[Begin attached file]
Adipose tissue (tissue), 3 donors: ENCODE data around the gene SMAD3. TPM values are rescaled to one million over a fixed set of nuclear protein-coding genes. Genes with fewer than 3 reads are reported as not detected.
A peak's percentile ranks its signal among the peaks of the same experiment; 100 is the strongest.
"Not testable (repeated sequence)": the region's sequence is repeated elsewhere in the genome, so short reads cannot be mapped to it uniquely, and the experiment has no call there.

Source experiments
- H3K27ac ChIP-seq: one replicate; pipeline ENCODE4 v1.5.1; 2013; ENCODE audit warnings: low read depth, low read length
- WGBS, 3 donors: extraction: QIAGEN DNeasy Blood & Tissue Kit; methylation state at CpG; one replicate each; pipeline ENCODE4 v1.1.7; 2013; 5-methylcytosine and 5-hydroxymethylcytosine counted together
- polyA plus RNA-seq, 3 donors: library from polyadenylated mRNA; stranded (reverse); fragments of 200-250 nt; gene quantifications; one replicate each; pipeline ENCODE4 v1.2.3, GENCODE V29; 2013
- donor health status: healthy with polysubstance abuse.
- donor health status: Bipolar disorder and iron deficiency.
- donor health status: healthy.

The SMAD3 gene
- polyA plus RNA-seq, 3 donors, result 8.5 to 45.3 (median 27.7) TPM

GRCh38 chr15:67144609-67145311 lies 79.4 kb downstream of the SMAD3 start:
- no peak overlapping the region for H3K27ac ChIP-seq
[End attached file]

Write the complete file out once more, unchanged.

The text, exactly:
Adipose tissue (tissue), 3 donors: ENCODE data around the gene SMAD3. TPM values are rescaled to one million over a fixed set of nuclear protein-coding genes. Genes with fewer than 3 reads are reported as not detected.
A peak's percentile ranks its signal among the peaks of the same experiment; 100 is the strongest.
"Not testable (repeated sequence)": the region's sequence is repeated elsewhere in the genome, so short reads cannot be mapped to it uniquely, and the experiment has no call there.

Source experiments
- H3K27ac ChIP-seq: one replicate; pipeline ENCODE4 v1.5.1; 2013; ENCODE audit warnings: low read depth, low read length
- WGBS, 3 donors: extraction: QIAGEN DNeasy Blood & Tissue Kit; methylation state at CpG; one replicate each; pipeline ENCODE4 v1.1.7; 2013; 5-methylcytosine and 5-hydroxymethylcytosine counted together
- polyA plus RNA-seq, 3 donors: library from polyadenylated mRNA; stranded (reverse); fragments of 200-250 nt; gene quantifications; one replicate each; pipeline ENCODE4 v1.2.3, GENCODE V29; 2013
- donor health status: healthy with polysubstance abuse.
- donor health status: Bipolar disorder and iron deficiency.
- donor health status: healthy.

The SMAD3 gene
- polyA plus RNA-seq, 3 donors, result 8.5 to 45.3 (median 27.7) TPM

GRCh38 chr15:67144609-67145311 lies 79.4 kb downstream of the SMAD3 start:
- no peak overlapping the region for H3K27ac ChIP-seq